I was alerted to an interesting divergence in culinary terminology by the discussion in this Pepys Diary thread; as Todd Bernhardt says:

In my American experience, to broil means to heat something from above as it sits on a slotted pan, so the juices can drip away. Grilling, in my experience, heats from below, and the juices drip down (usually onto the heat source).

But in the UK and Australia, heating from above is called “grilling” and broil means (according to GrahamT, who appears to be British) “to cook meat in a closed container over heat, similar to the American pot-roast.” So think twice about how you order your meat when you cross the Atlantic.


  1. Good thing to know, since I’ll be in the UK this month 🙂

  2. Menus hardly ever show “broiled” anything in the UK. You’ll find meat is described as grilled, fried, boiled etc etc. So just enjoy the culture and the food. Do you like gravy?

  3. I’ve never heard grill used to mean cook in a covered container. That makes no sense to me.
    The meanings of broil and grill in the US have changed over the past few years. For example, it’s not long ago that Burger King advertised “flame-broiled” hamburgers and they cooked these on what we now call a grill–a grate on which food is cooked directly. We also now call the standard backyard cooking appliance a grill, though some still call it a barbecue. The reason to call it a grill and not a barbecue is that barbecue strictly speaking refers to cooking with low temperatures using indirect heat from smoke, not directly with high temperatures over charcoal or gas. It most certainly does not mean any food slathered in barbecue sauce.
    My sense is that the word broil has gone out of fashion because it’s associated with bad home cooking using the oven. I know many intelligent people who don’t even know that their ovens have broilers and have no idea what a broiler even is. Well, it’s basically an upside-down grill. If your backyard grill is gas, your broiler and your grill are almost the same appliance. But the word grill has taken on quite different connotations from broil: grilled food is seen as healthy, classy, trendy, and is always marked with the black stripes that say, “this food has been grilled” even if they don’t make it taste good.

  4. “Well, it’s basically an upside-down grill. ‘
    The electrical version of a salamander, which is the same thing burning gas. I suppose it resembles the underside of a charring log, the kind that slamanders crawl out of.

  5. “To cook meat in a closed container over heat, similar to the American pot-roast.” This is a good description of what I would call braising, at least here in the U.S. Could this be a confusion of the terms braising and broiling?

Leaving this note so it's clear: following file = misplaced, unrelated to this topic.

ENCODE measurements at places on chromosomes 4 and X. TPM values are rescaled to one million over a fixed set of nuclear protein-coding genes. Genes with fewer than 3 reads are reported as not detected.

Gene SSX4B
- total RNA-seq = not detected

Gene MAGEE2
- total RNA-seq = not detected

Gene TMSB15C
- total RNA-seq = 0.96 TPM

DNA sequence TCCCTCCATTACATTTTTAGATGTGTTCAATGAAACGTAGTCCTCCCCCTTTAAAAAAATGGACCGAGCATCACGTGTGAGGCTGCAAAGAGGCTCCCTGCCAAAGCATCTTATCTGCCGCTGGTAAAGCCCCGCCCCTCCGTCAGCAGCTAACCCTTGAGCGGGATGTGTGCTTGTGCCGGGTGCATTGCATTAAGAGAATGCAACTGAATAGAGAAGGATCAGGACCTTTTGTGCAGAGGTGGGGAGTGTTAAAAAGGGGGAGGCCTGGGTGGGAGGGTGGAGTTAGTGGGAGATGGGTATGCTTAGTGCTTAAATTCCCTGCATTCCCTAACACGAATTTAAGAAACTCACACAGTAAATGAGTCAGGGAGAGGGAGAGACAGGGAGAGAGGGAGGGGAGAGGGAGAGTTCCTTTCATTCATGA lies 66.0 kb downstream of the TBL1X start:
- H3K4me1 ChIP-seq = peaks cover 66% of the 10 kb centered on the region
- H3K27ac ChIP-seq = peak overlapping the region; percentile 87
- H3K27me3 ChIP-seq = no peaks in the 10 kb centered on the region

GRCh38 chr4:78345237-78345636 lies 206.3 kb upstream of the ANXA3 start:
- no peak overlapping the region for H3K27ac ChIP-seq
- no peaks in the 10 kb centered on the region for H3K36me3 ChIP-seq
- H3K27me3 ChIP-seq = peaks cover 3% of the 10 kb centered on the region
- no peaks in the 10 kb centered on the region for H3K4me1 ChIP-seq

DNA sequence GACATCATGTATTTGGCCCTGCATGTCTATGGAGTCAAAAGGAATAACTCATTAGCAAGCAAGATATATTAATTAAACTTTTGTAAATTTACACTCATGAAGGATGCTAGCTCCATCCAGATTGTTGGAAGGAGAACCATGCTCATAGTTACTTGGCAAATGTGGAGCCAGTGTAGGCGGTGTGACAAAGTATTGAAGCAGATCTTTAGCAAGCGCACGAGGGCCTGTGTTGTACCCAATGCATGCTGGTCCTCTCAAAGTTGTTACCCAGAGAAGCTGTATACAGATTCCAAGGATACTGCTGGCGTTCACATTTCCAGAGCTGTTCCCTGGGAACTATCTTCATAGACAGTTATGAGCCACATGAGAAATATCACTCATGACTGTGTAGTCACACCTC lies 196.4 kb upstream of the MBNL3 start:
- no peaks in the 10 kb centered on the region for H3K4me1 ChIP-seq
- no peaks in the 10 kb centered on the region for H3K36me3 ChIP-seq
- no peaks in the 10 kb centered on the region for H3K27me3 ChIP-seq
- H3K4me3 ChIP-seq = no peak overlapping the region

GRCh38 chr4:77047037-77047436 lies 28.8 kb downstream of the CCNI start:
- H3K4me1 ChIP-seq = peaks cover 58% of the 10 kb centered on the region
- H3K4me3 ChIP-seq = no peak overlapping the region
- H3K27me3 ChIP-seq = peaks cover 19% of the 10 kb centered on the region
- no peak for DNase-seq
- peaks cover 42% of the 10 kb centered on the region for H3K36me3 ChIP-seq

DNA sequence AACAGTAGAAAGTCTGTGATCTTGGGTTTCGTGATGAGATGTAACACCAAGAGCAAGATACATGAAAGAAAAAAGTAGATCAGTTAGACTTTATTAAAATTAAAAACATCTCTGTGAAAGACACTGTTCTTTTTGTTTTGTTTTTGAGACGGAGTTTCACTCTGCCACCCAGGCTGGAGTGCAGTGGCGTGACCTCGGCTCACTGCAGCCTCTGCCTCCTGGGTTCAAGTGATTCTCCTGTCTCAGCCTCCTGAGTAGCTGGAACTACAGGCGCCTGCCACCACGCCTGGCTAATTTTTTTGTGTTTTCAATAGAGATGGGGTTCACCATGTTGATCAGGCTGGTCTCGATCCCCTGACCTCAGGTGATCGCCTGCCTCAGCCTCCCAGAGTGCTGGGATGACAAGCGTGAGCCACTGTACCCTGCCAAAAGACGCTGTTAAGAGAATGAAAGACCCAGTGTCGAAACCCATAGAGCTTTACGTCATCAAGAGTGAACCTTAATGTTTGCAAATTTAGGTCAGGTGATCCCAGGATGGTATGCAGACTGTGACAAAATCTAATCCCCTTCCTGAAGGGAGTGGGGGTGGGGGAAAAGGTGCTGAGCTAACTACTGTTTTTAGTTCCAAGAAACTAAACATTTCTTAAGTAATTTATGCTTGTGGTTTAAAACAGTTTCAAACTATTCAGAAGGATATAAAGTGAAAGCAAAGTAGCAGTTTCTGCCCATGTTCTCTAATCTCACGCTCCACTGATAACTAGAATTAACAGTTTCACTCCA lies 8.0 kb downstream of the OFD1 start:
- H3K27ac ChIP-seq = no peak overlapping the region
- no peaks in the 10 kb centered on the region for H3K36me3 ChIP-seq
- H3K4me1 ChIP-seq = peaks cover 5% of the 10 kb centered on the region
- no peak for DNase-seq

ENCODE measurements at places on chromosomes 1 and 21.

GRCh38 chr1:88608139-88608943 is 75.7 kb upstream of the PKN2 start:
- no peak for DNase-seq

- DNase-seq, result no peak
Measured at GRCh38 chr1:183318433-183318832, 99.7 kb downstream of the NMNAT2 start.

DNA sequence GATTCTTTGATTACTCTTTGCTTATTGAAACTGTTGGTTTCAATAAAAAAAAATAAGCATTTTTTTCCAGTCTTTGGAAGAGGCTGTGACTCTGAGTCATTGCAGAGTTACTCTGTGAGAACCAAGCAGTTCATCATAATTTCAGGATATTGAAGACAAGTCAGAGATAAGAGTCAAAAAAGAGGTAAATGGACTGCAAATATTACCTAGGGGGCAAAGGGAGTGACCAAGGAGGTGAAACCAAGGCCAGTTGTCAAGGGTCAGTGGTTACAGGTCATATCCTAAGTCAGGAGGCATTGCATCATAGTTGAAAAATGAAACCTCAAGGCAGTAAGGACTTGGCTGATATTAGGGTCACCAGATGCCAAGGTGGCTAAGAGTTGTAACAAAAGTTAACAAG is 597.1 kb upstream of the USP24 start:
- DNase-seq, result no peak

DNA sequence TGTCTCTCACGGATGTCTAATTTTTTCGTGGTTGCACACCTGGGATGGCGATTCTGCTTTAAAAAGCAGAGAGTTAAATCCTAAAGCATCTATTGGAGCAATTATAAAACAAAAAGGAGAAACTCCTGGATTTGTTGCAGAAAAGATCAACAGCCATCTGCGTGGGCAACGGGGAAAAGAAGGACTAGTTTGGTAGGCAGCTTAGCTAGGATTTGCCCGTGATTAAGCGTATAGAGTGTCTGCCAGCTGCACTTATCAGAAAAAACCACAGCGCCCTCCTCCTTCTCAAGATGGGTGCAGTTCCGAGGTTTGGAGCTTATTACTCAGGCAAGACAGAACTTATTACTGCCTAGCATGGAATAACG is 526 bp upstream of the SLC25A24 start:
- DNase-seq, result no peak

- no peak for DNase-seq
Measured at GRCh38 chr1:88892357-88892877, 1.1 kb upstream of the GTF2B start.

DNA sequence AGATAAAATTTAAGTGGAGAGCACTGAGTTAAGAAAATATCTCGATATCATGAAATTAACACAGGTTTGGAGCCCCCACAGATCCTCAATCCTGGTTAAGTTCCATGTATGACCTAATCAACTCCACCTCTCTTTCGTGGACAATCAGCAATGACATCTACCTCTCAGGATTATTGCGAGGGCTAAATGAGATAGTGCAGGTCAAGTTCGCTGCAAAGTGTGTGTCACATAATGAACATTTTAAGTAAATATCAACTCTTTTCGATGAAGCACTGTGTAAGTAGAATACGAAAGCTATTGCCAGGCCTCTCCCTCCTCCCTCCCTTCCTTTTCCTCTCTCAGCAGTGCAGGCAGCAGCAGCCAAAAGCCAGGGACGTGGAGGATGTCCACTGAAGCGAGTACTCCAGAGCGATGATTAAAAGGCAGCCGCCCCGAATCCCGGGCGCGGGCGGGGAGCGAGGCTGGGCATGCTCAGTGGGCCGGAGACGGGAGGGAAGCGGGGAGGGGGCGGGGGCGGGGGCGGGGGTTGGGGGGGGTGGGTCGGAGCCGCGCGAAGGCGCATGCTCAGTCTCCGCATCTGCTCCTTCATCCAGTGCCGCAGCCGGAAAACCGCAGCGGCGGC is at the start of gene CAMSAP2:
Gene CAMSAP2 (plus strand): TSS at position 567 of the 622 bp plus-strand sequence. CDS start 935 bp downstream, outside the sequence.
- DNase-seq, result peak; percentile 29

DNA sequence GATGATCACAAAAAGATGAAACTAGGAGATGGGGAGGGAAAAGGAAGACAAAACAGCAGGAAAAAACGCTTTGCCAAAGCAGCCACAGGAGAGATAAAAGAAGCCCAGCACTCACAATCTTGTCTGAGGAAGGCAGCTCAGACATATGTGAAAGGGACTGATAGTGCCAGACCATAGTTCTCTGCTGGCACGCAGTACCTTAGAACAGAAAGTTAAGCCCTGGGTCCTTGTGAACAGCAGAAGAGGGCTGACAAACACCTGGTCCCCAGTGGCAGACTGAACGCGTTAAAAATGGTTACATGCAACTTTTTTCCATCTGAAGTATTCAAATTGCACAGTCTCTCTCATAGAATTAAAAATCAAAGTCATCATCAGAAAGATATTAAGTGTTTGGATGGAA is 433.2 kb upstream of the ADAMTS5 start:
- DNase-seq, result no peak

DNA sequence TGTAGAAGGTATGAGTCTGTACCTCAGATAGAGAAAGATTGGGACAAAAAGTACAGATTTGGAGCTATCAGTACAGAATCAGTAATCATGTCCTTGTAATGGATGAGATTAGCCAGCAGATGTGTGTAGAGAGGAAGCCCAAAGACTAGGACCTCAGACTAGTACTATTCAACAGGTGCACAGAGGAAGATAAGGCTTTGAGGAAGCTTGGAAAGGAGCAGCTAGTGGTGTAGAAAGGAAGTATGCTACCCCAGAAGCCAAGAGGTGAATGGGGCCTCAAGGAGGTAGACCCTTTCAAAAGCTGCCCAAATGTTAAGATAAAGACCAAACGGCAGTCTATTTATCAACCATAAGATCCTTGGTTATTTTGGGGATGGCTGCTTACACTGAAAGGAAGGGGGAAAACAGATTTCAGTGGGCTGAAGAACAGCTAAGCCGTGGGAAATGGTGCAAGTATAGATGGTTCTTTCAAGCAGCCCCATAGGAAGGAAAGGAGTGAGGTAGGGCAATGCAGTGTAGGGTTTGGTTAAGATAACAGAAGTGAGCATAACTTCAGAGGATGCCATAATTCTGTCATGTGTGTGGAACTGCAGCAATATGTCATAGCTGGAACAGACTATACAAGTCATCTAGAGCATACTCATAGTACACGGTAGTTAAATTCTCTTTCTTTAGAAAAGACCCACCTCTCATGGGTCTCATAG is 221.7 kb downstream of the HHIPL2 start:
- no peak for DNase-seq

6. I’m not sure the electric/gas distinction holds. Gas ovens have broilers.

  7. Yes, the kind with the element (or gas flame, though I’ve never used one of those) above is what we call a grill here in the UK. The kind with heat below would normally be a barbecue, or if small a hibachi. You could still grill things on it, though. These would be charcoal or gas-powered – and I don’t know exactly how a gas barbecue works, wouldn’t the fat drip onto the burners and cause problems? But they exist, obviously.
    I don’t have any very clear idea of what the verb “broil” means. It’s just not in common use here. A “broiler” is a chicken… let’s see what the New Oxford Dictionary of English says:

    broil1 >verb [with obj.] chiefly N. Amer. cook (meat or fish) by exposure to direct heat.
    *[no obj.] become very hot, especially from the sun: the countryside lay broiling in the sun.

    broiler >noun 1 (also broiler chicken) a young chicken suitable for roasting, grilling or barbecuing.
    2 N. Amer. a gridiron, grill, or special part of a stove for cooking meat or fish by exposure to direct heat.

  8. I don’t care for the gravymen of your query.

  9. Don’t know who that eliza was – it sure ain’t me!

  10. Speaking of gravy, who uses “gravy” to mean something other than thickened meat juices? Is using it for other sauces, like tomato-based sauces, just an Italian-American thing?

  11. I cannot recall any use of the verb broil or its derivatives in Australia, except from American sources or in commentary on American sources. I have lived there all my life and count myself an astute observer of the language.

  12. Ah, but Italian-American gravy does typically refer to a meat sauce. Would Italian-Americans call a vegetarian tomato sauce a “gravy”?

  13. This difference is one of many that confused me when I first came to live (and cook) in England. However, I have never ever heard ‘broil’ used in the sense GrahamT gives. I can’t remember ever seeing the term ‘broil’ in a British cookery book.

  14. You may be right, mzn, but “gravy” is still being applied to things that most English speakers wouldn’t apply it to. It looks like Italian-American “gravy” (as a translation of “sugo”) might even apply to a thick vegetarian sauce for some people.

  15. Eimear Ní Mhéalóid says

    Supposedly, the word “grill” came into culinary English from French in the late eighteenth century. I think the explanation I saw of this linked it to the arrival of French aristos or their chefs post-Terror. Anyway, according to this story, all things French were the rage in foodie circles and the sturdy proletarian word “broil” dropped out of use in England. Not so in the USA, however. The word “grill” did come into currency in the US later on, but was specifically used to mean where the food was suspended above the heat on a grille.
    For the life of me I can’t remember where I read this or find any references in google. So it could be all my eye and Betty Martin.